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When abstinence is not enough

GENDER FOCUS with MWAZIPEZA CHANDA
WHAT are we going to do with the almost 120,000 virgins that are already HIV positive? Zambians need to urgently wake up to the fact that preaching abstinence is no longer the best weapon against the spread of the virus that causes AIDS.
Almost 30 years after the global campaign against the deadly Auto-Immune Deficiency Syndrome (AIDS) and despite the leaps and bounds made in reducing the mortality rate our future is still under threat from the Human Immuno-deficiency Virus (HIV).
It is so painful to think of all the young teenagers in our communities who will never enter into an intimate relationship without considering that it could be a death sentence.
We have gotten so used to preaching about abstinence and condomising to prevent HIV infection but what do we tell our young who are ready to explore but already living with HIV?
In the past, the rush of hormones that came with puberty were dampened by tales of losing your essential body parts from flesh eating diseases and other such horrors that came with premarital sex.
Now, instead of fairy tales our youth face a real nightmare where, despite saving yourself for marriage, there is a real chance that an act of love could lead to your death and the death of your offspring.
I recently participated in a media symposium sponsored by an international organisation that highlighted the role of medical research in turning the tide of HIV infection.  AVAC is an American non-profit organisation that uses education, policy analysis, advocacy and a network of global collaborations to accelerate the ethical development and global delivery of AIDS vaccines, male circumcision, microbicides, Pre-Exposure Prophylaxis (PrEP) and other emerging HIV prevention options as part of a comprehensive response to the pandemic.
Through this media symposium journalists from Zambia and Zimbabwe were sensitised on the research process and current clinical trials being undertaken by various medical professionals across Africa in reducing HIV transmission amongst discordant couples and high risk individuals.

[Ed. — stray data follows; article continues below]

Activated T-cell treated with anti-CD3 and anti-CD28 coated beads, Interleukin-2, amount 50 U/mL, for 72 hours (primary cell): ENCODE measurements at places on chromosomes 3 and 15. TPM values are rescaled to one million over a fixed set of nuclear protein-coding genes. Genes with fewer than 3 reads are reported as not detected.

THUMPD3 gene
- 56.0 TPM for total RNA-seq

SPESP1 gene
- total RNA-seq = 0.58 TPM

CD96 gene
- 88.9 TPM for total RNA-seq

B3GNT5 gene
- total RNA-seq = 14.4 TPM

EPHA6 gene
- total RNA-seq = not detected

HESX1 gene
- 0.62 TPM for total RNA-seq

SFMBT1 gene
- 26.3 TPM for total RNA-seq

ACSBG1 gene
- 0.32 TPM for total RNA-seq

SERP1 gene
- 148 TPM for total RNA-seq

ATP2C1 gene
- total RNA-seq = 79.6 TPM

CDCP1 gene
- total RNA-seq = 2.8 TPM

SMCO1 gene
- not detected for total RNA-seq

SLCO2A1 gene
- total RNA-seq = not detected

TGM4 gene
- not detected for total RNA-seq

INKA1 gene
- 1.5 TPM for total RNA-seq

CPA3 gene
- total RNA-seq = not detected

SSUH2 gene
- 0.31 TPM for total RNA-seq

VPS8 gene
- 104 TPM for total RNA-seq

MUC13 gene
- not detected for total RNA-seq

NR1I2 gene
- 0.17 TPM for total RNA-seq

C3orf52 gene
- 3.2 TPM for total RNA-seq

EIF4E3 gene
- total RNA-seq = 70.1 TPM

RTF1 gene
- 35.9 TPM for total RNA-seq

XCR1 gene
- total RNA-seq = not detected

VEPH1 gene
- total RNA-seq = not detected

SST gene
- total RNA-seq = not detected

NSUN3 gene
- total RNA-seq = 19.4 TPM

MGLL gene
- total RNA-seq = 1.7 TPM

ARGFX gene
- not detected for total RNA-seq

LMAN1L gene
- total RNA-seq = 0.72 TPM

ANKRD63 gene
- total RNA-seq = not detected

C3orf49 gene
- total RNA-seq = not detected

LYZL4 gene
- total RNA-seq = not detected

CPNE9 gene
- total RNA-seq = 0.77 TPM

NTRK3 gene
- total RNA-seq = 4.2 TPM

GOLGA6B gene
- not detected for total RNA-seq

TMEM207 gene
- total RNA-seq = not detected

AIDS activist Mannaseh Phiri who says he eats, thinks and sleeps HIV explained that the levels of ignorance surrounding HIV and AIDS amongst the general population was frightening.
Apparently less than half the population know their HIV status despite the fact that 1 in 10 adults in this country is HIV positive. The statistics are even worse for young people aged between 15 to 19 years of age with only 33 per cent having tested.
To put it in context; of the 16,000 school girls that got pregnant last year chances are only 5,280 knew their HIV status and a potential 1,600 HIV positive babies have been born.
Worse still these hypothetical babies are starting their lives with greater risk to chronic illness, developmental problems and general poverty as their mothers are ill prepared to care for them.
I do not want to depress myself further by thinking about the reality we face as a nation – we are meant to be getting to zero HIV infection but apparently our youth are not yet on board in this endeavor.
In a recently published article PANOS Institute Southern Africa executive director Lillian Kiefer highlighted the critical need to create positive household and community environments where children will overcome challenges during adolescence, as they transition into adulthood.
Kiefer points out that adolescents have very limited access to sexual reproductive health services and worse still young people born with HIV are not able to discuss the challenges they face with friends and family.
Sadly, many young people living with HIV fail in their adherence to anti-retroviral therapy as they try to avoid stigma at school by openly taking the life-saving drugs.
Another scary thought about HIV amongst young people is the fact that some children are given ARVs but told they are vitamins, simply because parents and guardians are not able to talk to these children about their HV status.
But as I said before, what do we do?
Currently there are several clinical trials being undertaken to find a vaccine against the virus and other means to halt the transmission of HIV. Many African countries including our neighbours Malawi and Zimbabwe are part of a microbicide research to provide women with medicated vaginal rings. This method is aimed at empowering young women who are more vulnerable to HIV than men of the same age group.
Of the more than 35.3 million people living with HIV, more than half are women. Women account for nearly 60 percent of adults with HIV in sub-Saharan Africa, where unprotected heterosexual sex is the primary driver of the epidemic. Young women are especially vulnerable — women ages 15 to 24 are twice as likely as young men to be infected with HIV.
So regardless of the 800,000 voluntary medical male circumcisions that have been undertaken in the past five years – our girls are still at risk and the risk is real.
So I ask again, what are we going to do about our young people?
We can argue over whether it is right or wrong to provide schoolchildren with condoms or whether or not we want to experiment with possible cures but we can no longer pretend that our youth are not at risk from HIV infection and more needs to be done.
I hope parents, guardians, community leaders, health practitioners and Government can begin to think about the ‘what next in the HIV fight.

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